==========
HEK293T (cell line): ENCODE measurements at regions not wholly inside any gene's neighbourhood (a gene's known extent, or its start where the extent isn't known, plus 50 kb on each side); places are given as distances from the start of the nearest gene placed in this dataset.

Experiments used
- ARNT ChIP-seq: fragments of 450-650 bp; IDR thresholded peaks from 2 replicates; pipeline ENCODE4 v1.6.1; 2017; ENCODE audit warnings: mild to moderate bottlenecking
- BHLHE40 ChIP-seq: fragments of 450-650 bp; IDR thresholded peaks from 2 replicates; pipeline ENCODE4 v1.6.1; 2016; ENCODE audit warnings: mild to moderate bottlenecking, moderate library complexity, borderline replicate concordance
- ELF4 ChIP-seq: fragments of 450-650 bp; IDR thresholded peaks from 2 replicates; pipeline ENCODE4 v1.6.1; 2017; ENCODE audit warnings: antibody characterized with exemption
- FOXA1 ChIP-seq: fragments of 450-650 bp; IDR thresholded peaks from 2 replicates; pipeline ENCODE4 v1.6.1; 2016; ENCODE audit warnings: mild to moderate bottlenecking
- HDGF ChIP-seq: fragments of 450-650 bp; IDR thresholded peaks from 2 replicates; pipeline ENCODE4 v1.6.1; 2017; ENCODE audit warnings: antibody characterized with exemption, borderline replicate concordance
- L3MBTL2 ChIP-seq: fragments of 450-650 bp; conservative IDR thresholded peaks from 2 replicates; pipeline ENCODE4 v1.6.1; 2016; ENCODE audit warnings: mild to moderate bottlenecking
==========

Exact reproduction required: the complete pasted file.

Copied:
HEK293T (cell line): ENCODE measurements at regions not wholly inside any gene's neighbourhood (a gene's known extent, or its start where the extent isn't known, plus 50 kb on each side); places are given as distances from the start of the nearest gene placed in this dataset.

Experiments used
- ARNT ChIP-seq: fragments of 450-650 bp; IDR thresholded peaks from 2 replicates; pipeline ENCODE4 v1.6.1; 2017; ENCODE audit warnings: mild to moderate bottlenecking
- BHLHE40 ChIP-seq: fragments of 450-650 bp; IDR thresholded peaks from 2 replicates; pipeline ENCODE4 v1.6.1; 2016; ENCODE audit warnings: mild to moderate bottlenecking, moderate library complexity, borderline replicate concordance
- ELF4 ChIP-seq: fragments of 450-650 bp; IDR thresholded peaks from 2 replicates; pipeline ENCODE4 v1.6.1; 2017; ENCODE audit warnings: antibody characterized with exemption
- FOXA1 ChIP-seq: fragments of 450-650 bp; IDR thresholded peaks from 2 replicates; pipeline ENCODE4 v1.6.1; 2016; ENCODE audit warnings: mild to moderate bottlenecking
- HDGF ChIP-seq: fragments of 450-650 bp; IDR thresholded peaks from 2 replicates; pipeline ENCODE4 v1.6.1; 2017; ENCODE audit warnings: antibody characterized with exemption, borderline replicate concordance
- L3MBTL2 ChIP-seq: fragments of 450-650 bp; conservative IDR thresholded peaks from 2 replicates; pipeline ENCODE4 v1.6.1; 2016; ENCODE audit warnings: mild to moderate bottlenecking